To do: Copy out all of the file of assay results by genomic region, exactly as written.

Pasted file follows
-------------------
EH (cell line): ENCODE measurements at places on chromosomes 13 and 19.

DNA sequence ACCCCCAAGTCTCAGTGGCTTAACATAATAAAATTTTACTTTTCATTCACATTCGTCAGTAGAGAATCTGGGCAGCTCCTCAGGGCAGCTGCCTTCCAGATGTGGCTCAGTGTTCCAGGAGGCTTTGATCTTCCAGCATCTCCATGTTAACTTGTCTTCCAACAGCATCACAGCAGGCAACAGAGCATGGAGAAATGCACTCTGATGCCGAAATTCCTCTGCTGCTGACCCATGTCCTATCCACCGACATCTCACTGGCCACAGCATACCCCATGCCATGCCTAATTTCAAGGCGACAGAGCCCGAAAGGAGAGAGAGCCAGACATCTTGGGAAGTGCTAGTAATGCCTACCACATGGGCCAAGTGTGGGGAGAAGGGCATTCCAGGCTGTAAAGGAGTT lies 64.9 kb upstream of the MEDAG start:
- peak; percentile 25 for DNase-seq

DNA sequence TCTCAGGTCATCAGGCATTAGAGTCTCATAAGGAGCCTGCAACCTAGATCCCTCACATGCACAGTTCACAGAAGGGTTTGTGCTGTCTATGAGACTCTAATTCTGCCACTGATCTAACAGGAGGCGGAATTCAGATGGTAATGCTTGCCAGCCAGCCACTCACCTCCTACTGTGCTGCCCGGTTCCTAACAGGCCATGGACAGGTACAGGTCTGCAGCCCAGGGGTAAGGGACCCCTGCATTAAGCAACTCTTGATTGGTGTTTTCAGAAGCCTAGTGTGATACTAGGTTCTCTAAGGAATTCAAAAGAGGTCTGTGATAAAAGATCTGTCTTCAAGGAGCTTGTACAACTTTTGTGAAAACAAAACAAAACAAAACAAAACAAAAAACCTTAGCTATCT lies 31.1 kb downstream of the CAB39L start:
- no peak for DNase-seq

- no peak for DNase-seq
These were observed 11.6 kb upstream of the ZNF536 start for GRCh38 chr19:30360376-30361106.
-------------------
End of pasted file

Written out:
EH (cell line): ENCODE measurements at places on chromosomes 13 and 19.

DNA sequence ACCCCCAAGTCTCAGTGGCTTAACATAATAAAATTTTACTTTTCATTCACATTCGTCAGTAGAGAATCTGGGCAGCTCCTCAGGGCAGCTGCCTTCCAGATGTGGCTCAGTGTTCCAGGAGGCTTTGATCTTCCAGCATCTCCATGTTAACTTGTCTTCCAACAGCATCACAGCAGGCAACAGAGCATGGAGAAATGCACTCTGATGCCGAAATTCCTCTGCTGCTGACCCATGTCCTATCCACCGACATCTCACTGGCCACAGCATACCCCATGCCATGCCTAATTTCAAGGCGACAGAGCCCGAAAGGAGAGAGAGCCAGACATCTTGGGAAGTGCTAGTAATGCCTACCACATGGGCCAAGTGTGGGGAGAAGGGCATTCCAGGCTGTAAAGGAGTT lies 64.9 kb upstream of the MEDAG start:
- peak; percentile 25 for DNase-seq

DNA sequence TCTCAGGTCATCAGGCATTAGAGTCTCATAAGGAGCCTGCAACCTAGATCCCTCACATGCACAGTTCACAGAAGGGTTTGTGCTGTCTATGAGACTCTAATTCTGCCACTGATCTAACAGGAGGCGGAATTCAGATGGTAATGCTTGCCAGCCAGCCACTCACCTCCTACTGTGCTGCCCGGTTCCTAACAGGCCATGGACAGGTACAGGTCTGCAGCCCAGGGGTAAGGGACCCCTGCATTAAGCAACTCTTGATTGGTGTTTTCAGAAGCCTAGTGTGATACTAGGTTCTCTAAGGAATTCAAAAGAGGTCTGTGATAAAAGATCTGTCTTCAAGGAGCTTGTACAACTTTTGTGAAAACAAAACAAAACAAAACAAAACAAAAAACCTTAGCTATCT lies 31.1 kb downstream of the CAB39L start:
- no peak for DNase-seq

- no peak for DNase-seq
These were observed 11.6 kb upstream of the ZNF536 start for GRCh38 chr19:30360376-30361106.